Dominique de Villepin, a foreign minister of France best known in the United States for his U.N. Security Council opposition to the 2003 Iraq invasion, has written this impassioned plea to the French people not to embrace a mindset of war in the struggle against Islamist terrorism, and not to renounce the country’s democratic values amid concerns for security. In the pages of Le Monde, he calls into question a slew of recent Western interventions, arguing that without knowing it, the West has ‘succeeded in a singular result: the emergence of an elusive jihadist enemy and the collapse of states and civil societies.’
Mr. de Villepin, who is out of office at the moment and is aligned with the fast-rebounding Nicolas Sarkozy, is concerned that in battling the terrorists, France could lose it soul, and he cites passage of the USA Patriot Act in the wake of 9-11 as a cautionary tale for his people to ponder. His key point: beware the traditional reflexive military response, which has made matters worse each and every time it has been used:
“We are today stupefied by the outburst of cold, calculated violence that killed twelve people and seriously injured so many others, which was aimed at silencing an organ of the press and liberty itself through the methodical liquidation of its staff. They died because they were journalists; they died because they were free; they died for what they represented. Our security forces have paid a heavy price to protect the security of our citizens. The country is coping with, united, the most murderous terrorist attack in almost two centuries with spontaneous demonstrations of solidarity. The temptation is great in such moments to resort to military formulas. Emotions are intense, but intelligence about what is happening is indispensable.
France is gradually slipping into a climate of war; a strange war that dare not speak its name; a war that wipes away the boundaries between inside and out. On the inside there are images, postures and the logic of a nascent civil war. The face of terrorism is changing. The networks of bombers seem to have given way to lone wolves who themselves are ceding the stage for further violence to commandos using Mafioso methods and military equipment focused on the goal of eliminating symbolic targets representative of democracy and liberty. This is no longer chaotic terror. This is organized fear, constructed stone by stone to enclose us all.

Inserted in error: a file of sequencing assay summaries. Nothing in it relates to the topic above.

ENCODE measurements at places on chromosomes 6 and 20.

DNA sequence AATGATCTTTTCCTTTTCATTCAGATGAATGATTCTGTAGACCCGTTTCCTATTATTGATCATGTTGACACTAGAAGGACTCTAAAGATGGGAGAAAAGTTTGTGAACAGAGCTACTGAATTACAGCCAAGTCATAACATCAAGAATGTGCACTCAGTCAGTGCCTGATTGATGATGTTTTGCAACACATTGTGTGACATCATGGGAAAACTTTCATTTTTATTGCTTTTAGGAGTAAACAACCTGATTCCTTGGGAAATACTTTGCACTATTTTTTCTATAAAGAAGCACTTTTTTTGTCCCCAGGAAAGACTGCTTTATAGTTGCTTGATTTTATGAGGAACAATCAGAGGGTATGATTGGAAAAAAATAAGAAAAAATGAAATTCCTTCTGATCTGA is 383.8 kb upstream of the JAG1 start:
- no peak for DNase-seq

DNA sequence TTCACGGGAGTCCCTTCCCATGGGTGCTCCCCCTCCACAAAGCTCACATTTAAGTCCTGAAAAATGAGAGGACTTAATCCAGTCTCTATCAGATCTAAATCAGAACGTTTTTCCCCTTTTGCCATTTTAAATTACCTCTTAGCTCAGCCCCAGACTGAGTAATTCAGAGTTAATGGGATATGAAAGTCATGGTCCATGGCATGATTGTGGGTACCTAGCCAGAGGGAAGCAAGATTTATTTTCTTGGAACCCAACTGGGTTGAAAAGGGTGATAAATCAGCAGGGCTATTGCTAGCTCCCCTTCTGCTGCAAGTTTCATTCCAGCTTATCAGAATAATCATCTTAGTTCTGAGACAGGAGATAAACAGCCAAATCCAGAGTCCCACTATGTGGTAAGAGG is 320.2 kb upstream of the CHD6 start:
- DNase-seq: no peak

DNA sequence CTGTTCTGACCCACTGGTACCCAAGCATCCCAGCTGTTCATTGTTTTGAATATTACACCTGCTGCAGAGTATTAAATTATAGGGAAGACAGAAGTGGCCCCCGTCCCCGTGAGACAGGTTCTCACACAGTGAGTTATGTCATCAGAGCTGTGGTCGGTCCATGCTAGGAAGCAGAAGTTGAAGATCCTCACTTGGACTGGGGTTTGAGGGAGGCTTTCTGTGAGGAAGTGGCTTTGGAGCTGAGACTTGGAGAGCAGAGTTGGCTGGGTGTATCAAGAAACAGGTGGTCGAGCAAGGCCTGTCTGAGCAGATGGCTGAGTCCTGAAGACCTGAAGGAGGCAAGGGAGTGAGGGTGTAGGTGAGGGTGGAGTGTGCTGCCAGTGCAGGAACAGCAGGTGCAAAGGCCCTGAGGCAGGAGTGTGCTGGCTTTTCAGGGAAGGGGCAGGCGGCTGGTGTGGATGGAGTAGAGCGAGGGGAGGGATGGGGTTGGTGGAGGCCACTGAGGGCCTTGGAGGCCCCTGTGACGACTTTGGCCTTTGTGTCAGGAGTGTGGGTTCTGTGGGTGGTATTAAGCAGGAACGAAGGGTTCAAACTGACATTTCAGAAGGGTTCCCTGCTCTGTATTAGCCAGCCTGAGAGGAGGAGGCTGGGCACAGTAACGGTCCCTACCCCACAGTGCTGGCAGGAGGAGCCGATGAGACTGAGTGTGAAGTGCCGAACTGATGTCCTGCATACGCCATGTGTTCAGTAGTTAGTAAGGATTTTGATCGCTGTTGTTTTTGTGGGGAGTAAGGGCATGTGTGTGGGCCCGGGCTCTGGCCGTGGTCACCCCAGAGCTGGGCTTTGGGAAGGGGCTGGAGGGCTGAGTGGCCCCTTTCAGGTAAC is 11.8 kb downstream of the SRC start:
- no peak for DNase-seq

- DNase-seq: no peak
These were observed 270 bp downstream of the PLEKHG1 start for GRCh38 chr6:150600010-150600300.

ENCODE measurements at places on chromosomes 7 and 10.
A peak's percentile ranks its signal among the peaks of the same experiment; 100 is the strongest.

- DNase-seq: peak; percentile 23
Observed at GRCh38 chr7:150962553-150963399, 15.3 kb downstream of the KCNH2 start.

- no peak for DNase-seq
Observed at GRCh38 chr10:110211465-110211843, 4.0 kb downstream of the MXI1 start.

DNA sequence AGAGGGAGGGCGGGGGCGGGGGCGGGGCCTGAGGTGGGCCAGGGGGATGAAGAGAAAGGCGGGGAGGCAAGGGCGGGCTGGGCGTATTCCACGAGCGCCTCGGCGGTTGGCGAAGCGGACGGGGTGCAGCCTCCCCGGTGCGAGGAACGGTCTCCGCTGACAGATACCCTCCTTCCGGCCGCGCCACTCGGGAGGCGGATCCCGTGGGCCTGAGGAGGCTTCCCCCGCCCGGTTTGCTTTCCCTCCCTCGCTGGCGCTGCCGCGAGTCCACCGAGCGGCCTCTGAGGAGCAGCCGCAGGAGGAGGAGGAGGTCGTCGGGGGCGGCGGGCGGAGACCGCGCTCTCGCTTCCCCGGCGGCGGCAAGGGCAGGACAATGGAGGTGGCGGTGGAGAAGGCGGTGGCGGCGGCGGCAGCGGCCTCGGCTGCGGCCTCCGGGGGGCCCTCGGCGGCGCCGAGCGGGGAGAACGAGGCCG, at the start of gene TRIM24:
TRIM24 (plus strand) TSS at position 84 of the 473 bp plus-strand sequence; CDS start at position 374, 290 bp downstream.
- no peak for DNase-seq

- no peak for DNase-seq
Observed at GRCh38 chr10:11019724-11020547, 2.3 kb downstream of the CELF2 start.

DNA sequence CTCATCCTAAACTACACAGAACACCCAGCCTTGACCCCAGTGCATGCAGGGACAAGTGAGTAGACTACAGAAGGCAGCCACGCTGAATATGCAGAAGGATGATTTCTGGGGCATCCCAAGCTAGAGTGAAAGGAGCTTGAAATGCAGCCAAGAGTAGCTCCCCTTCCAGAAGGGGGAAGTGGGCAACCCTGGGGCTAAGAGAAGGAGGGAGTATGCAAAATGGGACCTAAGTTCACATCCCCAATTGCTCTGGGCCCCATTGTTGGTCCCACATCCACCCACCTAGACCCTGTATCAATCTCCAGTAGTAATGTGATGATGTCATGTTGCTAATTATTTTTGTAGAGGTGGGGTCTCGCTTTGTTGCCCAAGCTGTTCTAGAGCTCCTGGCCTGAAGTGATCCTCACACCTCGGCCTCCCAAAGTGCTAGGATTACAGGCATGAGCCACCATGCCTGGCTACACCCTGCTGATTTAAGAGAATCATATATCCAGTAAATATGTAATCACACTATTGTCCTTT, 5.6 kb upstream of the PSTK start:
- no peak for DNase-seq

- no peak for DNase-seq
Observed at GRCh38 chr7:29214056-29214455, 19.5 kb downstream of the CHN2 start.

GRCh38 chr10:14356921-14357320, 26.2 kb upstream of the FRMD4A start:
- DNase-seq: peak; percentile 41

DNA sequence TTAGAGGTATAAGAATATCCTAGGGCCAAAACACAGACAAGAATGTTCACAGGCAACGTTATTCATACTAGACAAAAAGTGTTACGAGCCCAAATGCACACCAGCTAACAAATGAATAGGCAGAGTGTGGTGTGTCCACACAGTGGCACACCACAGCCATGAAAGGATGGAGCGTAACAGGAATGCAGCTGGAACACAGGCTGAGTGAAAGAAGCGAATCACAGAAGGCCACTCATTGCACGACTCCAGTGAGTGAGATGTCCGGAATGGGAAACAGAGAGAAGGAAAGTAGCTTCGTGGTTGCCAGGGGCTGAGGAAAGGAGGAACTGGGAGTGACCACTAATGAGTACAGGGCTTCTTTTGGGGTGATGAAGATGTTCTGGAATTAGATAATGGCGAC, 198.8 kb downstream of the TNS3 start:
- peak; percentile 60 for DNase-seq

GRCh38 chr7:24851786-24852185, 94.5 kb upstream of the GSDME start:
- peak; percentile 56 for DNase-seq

On the outside, from one month to the next we see the crystallization of a nightmarish frontline of a war of civilizations between the West and Islam, and with the deformed and monstrous features of Islamism. Western interventions are systematic: they appeared to be independent operations driven by various ambitions, but they have succeeded in a singular result: the emergence of an elusive jihadist enemy and the collapse of states and civil societies in the region.
We now know some of the operations that heralded all this: the operation in Libya in 2011 and its implosion since that date has transformed the country into a terrorist landmark in the Sahara; and in the Sahel, in particular in Nigeria bordering Cameroon and Chad where Boko Haram is extending its barbarous grip. But these wars always nourish new wars, each time larger, each time increasingly impossible. They nourish terrorism among us with promises of eradicating it. [The truth is] we will only overcome jihadism there and terrorism here by bringing concrete solutions to the crises in the Muslim world, which are at the same time territorial, social, political and economic – conflicts that we simplify by seeing only the Islamist symptom.
The spirit of war is a trap. It is a cycle that is driving us every day toward a war that is out of control. In the name of our democratic values our duty is to resist the spirit of war. The only victory the fanatics could hope for is to convince us that we are carrying out a total war; to lead us into a cul-de-sac of force we believed to be a short cut.”
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William Kern, founder of www.worldmeets.us, is the inventor of trans-copyediting, a system for checking the accuracy of translated copy into multiple languages. Since 2005, managing a team of dedicated volunteer translators, Kern has edited, packaged and posted thousands of columns of news and opinion about America from publications around the world and from every major language, including Arabic, Chinese, French, German, Italian, Portuguese, Russian, Polish, Swedish, Spanish, Hungarian and Farsi. From the height of the Iraq war to the annexation of Crimea right up to today, Kern and his team have provided intelligence to the American people by opening up a whole new media world.
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